July 24

We get up and head into town. We made it!!! We explore Inuvik. First we stop in the visitor center and receive our official certificates for crossing into the arctic and driving the Dempster Highway. We also get a lot of advice on local things to do. As we explore downtown, all two blocks of it, we stumble into a coffee shop and Susan orders a latte and they don’t look at her like she’s lost, hey, we’re not in Tsiigehtchic anymore. We wander the town and get some food supplies and look in all the gift shops. Some local stone & ivory carvings are beautiful but expensive. Actually everything up here is expensive. A small pizza is $25, fuel $7 a gallon, even the post cards are $1 each. I suppose fish would be more reasonable priced. Sounds just like prices in Tahiti but we’re missing the palm trees.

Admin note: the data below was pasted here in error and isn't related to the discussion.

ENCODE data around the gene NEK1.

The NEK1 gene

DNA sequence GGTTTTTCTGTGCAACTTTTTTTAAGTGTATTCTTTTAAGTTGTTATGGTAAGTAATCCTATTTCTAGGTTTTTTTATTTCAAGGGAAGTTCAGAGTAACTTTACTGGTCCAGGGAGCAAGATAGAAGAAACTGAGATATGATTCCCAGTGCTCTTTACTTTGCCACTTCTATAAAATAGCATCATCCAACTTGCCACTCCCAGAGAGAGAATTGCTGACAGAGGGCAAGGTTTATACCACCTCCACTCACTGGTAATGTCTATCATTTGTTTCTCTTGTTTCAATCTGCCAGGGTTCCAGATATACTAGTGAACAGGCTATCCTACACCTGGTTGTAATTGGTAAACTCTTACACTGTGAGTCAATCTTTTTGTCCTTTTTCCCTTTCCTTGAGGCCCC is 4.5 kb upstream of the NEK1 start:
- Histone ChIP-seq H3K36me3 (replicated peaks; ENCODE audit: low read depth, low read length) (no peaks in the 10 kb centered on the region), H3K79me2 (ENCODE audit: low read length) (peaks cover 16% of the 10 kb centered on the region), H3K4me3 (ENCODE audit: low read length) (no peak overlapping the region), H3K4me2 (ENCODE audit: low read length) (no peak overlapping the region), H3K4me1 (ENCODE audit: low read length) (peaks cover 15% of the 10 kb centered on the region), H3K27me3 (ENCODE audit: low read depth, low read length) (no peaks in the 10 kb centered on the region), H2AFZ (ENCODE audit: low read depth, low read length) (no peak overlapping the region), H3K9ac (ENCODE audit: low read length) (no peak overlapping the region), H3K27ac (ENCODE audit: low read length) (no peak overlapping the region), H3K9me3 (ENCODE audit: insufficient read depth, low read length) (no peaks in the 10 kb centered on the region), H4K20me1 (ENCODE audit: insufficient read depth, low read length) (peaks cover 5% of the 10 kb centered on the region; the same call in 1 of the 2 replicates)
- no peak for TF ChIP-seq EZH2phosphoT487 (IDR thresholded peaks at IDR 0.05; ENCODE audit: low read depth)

We visit a couple local churches, the Anglican church and the Catholic church which is igloo shaped, an icon for the town, its most outstanding piece of architecture. The town has a unique northern utility system where the water & sewer system is run in utilicors (utility corridors) above ground connecting buildings. In winter these keep the liquid from freezing and in summer it keeps them from melting the permafrost. In half a day we have seen most of the town. It is a remarkably diverse place. Beside the two main native people (Gwich’in & Inuit) there are people from around Canada, the US, Australia, Egypt, Africa and Europe. This is a place of opportunity for as long as the energy boom continues here.

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